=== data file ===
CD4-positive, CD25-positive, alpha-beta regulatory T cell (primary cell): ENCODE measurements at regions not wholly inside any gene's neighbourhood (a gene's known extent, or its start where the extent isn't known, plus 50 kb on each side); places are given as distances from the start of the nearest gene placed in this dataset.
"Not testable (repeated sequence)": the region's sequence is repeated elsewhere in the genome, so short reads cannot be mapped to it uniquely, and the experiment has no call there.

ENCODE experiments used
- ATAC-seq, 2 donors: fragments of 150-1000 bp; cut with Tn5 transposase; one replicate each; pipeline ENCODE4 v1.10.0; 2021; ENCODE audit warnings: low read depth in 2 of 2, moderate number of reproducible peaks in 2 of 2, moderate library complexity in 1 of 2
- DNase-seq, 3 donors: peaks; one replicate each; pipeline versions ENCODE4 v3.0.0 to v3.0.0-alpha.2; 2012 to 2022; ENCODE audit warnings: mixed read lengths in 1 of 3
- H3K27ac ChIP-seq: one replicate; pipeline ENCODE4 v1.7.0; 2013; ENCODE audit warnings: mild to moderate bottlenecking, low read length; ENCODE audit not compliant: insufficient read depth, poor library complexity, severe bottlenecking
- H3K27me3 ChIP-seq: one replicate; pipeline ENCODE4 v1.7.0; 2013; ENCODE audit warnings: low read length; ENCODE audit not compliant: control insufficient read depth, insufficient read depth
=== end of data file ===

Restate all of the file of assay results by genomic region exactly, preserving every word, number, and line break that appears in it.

CD4-positive, CD25-positive, alpha-beta regulatory T cell (primary cell): ENCODE measurements at regions not wholly inside any gene's neighbourhood (a gene's known extent, or its start where the extent isn't known, plus 50 kb on each side); places are given as distances from the start of the nearest gene placed in this dataset.
"Not testable (repeated sequence)": the region's sequence is repeated elsewhere in the genome, so short reads cannot be mapped to it uniquely, and the experiment has no call there.

ENCODE experiments used
- ATAC-seq, 2 donors: fragments of 150-1000 bp; cut with Tn5 transposase; one replicate each; pipeline ENCODE4 v1.10.0; 2021; ENCODE audit warnings: low read depth in 2 of 2, moderate number of reproducible peaks in 2 of 2, moderate library complexity in 1 of 2
- DNase-seq, 3 donors: peaks; one replicate each; pipeline versions ENCODE4 v3.0.0 to v3.0.0-alpha.2; 2012 to 2022; ENCODE audit warnings: mixed read lengths in 1 of 3
- H3K27ac ChIP-seq: one replicate; pipeline ENCODE4 v1.7.0; 2013; ENCODE audit warnings: mild to moderate bottlenecking, low read length; ENCODE audit not compliant: insufficient read depth, poor library complexity, severe bottlenecking
- H3K27me3 ChIP-seq: one replicate; pipeline ENCODE4 v1.7.0; 2013; ENCODE audit warnings: low read length; ENCODE audit not compliant: control insufficient read depth, insufficient read depth